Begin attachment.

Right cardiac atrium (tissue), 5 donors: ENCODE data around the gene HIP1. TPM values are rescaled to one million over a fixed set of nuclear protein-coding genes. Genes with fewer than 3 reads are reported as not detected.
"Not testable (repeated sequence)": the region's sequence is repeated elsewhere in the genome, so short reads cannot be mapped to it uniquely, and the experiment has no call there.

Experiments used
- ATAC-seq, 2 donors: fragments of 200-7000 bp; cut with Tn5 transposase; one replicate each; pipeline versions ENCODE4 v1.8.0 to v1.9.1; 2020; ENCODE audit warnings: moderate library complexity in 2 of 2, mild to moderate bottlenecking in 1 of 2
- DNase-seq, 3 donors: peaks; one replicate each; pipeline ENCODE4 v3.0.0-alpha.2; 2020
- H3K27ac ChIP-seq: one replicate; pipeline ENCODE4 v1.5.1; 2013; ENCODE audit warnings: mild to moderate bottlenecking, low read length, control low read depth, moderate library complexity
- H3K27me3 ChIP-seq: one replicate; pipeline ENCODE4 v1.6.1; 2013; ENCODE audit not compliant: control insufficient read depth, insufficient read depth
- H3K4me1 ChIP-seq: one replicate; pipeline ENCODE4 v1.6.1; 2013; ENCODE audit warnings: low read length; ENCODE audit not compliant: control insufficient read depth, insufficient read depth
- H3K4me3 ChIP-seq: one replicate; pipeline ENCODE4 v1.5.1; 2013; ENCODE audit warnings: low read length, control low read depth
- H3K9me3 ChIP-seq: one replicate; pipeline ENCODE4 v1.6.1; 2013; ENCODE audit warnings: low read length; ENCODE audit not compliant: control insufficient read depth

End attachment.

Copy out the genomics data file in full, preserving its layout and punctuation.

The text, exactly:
Right cardiac atrium (tissue), 5 donors: ENCODE data around the gene HIP1. TPM values are rescaled to one million over a fixed set of nuclear protein-coding genes. Genes with fewer than 3 reads are reported as not detected.
"Not testable (repeated sequence)": the region's sequence is repeated elsewhere in the genome, so short reads cannot be mapped to it uniquely, and the experiment has no call there.

Experiments used
- ATAC-seq, 2 donors: fragments of 200-7000 bp; cut with Tn5 transposase; one replicate each; pipeline versions ENCODE4 v1.8.0 to v1.9.1; 2020; ENCODE audit warnings: moderate library complexity in 2 of 2, mild to moderate bottlenecking in 1 of 2
- DNase-seq, 3 donors: peaks; one replicate each; pipeline ENCODE4 v3.0.0-alpha.2; 2020
- H3K27ac ChIP-seq: one replicate; pipeline ENCODE4 v1.5.1; 2013; ENCODE audit warnings: mild to moderate bottlenecking, low read length, control low read depth, moderate library complexity
- H3K27me3 ChIP-seq: one replicate; pipeline ENCODE4 v1.6.1; 2013; ENCODE audit not compliant: control insufficient read depth, insufficient read depth
- H3K4me1 ChIP-seq: one replicate; pipeline ENCODE4 v1.6.1; 2013; ENCODE audit warnings: low read length; ENCODE audit not compliant: control insufficient read depth, insufficient read depth
- H3K4me3 ChIP-seq: one replicate; pipeline ENCODE4 v1.5.1; 2013; ENCODE audit warnings: low read length, control low read depth
- H3K9me3 ChIP-seq: one replicate; pipeline ENCODE4 v1.6.1; 2013; ENCODE audit warnings: low read length; ENCODE audit not compliant: control insufficient read depth